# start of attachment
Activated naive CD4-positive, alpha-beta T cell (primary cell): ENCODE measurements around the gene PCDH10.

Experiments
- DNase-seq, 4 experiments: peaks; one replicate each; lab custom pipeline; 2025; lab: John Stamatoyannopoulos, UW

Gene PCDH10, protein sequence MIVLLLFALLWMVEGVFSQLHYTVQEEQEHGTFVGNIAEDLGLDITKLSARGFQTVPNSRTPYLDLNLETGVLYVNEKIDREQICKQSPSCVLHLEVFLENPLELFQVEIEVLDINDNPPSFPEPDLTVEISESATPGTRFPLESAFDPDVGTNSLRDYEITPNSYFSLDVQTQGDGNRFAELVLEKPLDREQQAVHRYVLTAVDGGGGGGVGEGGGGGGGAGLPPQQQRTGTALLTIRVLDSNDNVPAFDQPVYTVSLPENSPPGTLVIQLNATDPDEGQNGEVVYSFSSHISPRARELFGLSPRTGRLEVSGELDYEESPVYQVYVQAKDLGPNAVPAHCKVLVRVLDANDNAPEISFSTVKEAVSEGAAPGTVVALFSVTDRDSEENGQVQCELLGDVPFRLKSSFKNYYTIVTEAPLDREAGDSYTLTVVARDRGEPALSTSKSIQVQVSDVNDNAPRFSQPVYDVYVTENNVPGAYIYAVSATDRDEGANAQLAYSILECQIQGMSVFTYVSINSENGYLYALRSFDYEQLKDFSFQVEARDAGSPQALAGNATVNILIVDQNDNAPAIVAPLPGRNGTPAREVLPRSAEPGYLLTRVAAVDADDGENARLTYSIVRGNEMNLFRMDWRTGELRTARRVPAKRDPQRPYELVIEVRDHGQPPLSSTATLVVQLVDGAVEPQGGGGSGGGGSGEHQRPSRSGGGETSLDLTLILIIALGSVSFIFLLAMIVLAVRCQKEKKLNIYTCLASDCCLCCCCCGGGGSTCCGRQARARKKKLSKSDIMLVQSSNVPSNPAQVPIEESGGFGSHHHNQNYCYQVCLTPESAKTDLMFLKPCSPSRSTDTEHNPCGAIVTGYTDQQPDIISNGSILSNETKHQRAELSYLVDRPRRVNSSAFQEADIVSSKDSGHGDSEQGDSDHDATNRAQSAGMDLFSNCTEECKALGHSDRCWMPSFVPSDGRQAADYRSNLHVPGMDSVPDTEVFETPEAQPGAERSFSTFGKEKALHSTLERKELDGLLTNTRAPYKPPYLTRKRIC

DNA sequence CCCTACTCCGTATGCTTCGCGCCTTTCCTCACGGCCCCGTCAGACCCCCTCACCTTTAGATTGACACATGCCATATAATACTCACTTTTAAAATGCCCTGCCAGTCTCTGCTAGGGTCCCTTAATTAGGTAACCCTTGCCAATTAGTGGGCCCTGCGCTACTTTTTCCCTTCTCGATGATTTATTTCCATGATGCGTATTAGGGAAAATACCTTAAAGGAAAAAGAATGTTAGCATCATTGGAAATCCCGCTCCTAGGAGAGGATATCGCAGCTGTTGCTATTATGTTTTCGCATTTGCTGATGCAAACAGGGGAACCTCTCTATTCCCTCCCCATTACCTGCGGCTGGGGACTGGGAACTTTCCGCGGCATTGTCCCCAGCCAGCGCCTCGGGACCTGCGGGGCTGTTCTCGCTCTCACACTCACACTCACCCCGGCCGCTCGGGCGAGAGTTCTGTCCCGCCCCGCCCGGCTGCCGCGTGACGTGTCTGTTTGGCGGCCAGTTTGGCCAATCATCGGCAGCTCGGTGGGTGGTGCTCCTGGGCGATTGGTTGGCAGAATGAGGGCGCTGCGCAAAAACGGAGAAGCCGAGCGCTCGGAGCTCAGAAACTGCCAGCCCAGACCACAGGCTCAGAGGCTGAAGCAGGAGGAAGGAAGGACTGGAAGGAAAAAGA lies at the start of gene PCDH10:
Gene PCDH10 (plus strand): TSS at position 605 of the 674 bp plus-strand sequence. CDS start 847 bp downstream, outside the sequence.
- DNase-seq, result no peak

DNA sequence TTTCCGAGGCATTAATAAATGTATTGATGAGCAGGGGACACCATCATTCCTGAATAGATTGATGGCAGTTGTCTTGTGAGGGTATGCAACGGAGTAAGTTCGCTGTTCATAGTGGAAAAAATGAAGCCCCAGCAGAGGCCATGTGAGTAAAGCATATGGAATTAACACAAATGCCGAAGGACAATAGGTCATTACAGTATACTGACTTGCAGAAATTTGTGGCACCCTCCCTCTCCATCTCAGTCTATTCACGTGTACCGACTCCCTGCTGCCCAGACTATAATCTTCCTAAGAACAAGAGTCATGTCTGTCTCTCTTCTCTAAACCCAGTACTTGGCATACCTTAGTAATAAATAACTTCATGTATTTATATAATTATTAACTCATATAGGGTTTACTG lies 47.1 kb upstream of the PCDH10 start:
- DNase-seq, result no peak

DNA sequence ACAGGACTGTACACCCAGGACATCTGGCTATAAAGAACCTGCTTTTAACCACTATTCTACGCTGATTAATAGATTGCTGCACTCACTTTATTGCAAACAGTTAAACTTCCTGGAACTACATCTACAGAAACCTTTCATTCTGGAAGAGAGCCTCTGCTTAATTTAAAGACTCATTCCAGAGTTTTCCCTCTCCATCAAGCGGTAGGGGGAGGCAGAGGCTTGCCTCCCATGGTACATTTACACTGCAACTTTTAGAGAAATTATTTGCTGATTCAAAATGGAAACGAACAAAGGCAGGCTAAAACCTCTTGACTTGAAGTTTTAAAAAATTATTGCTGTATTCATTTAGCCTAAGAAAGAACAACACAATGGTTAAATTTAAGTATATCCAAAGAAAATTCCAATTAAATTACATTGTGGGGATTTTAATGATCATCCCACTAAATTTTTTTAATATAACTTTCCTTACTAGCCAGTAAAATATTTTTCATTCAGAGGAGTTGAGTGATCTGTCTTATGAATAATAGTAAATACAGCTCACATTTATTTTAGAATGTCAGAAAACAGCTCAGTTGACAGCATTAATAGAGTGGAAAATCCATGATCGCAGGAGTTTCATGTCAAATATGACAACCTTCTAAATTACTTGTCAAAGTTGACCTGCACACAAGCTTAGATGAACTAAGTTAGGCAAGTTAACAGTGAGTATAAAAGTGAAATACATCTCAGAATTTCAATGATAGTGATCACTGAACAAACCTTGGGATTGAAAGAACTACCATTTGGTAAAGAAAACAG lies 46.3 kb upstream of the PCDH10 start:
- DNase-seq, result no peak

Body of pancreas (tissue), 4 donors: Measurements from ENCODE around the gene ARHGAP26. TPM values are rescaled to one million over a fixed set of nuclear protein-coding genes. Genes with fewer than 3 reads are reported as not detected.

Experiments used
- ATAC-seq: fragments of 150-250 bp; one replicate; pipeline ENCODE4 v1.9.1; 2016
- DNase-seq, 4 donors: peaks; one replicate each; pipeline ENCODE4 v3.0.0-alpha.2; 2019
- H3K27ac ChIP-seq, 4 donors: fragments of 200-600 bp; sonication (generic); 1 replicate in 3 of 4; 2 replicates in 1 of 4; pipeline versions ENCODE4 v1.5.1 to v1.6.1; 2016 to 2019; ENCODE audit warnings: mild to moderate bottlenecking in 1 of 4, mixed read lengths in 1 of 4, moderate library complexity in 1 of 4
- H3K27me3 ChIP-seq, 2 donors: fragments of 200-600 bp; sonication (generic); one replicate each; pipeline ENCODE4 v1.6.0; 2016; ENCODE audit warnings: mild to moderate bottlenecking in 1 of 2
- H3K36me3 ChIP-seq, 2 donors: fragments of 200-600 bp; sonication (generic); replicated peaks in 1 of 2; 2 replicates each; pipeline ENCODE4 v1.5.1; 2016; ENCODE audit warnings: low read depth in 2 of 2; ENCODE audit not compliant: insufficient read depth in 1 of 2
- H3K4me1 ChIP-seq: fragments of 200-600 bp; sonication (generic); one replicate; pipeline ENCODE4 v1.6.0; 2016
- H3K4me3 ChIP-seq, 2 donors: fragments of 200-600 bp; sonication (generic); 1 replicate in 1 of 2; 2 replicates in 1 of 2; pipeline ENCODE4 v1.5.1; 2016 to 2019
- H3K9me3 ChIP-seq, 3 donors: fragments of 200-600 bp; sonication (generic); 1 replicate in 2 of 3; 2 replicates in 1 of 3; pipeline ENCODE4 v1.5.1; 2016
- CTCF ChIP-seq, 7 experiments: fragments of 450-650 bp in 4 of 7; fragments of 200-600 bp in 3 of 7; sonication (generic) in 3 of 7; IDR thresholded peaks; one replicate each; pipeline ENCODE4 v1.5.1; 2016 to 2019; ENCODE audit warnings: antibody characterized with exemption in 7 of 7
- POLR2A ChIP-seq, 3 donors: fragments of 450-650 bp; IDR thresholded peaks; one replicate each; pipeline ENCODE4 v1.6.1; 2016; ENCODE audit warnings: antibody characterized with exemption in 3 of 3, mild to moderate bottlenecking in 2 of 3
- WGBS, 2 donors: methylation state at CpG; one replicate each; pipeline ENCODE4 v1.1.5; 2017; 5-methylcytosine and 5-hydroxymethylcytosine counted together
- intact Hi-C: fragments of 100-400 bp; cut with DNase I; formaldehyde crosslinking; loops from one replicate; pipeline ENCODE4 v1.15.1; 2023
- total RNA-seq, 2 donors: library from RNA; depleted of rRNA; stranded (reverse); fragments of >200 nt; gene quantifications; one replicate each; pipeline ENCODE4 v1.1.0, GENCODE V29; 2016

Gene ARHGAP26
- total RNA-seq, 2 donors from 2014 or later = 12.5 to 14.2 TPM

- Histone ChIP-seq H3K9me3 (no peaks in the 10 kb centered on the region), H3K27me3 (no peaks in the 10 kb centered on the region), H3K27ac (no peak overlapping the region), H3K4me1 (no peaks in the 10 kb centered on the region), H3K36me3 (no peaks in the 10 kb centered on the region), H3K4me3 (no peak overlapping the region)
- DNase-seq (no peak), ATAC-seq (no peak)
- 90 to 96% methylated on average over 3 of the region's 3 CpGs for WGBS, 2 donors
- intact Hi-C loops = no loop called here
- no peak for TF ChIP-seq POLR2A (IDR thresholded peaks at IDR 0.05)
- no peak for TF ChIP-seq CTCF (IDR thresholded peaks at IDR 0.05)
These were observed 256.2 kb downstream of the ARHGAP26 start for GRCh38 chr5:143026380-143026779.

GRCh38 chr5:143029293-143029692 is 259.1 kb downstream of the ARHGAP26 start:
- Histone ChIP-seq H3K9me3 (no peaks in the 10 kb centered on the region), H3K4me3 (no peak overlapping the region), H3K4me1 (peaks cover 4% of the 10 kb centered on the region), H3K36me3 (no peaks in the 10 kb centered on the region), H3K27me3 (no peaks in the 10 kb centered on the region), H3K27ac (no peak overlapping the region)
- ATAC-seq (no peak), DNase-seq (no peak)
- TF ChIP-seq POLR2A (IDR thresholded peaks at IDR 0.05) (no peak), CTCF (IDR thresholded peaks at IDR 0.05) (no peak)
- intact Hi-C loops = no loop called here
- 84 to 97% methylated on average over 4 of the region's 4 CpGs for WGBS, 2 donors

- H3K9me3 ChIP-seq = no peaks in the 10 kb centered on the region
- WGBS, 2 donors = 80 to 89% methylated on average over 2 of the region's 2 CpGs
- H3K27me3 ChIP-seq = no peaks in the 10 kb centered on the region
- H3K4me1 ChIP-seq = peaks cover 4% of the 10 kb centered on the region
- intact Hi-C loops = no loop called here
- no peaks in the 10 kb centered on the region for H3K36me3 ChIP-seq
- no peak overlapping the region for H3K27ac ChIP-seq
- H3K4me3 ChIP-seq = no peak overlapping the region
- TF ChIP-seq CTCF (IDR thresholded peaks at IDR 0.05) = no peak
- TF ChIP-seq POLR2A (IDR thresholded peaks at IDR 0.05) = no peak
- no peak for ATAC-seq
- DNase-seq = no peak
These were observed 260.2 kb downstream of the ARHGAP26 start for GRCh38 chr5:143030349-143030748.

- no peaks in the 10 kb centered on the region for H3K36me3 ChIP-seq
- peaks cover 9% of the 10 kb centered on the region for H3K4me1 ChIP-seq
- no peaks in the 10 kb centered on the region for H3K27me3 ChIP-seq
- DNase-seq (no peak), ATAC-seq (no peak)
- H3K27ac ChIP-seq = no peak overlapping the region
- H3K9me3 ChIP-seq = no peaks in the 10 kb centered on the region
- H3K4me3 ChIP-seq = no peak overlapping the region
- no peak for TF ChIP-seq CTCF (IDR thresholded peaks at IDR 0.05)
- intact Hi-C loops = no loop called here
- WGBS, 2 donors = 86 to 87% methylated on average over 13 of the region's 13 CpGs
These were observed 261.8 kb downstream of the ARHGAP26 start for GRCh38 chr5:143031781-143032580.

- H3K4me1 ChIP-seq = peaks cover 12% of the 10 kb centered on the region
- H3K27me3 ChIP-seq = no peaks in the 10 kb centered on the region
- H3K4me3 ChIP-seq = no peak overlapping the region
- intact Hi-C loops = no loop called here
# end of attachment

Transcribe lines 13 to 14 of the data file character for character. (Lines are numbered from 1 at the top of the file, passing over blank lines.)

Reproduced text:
Experiments used
- ATAC-seq: fragments of 150-250 bp; one replicate; pipeline ENCODE4 v1.9.1; 2016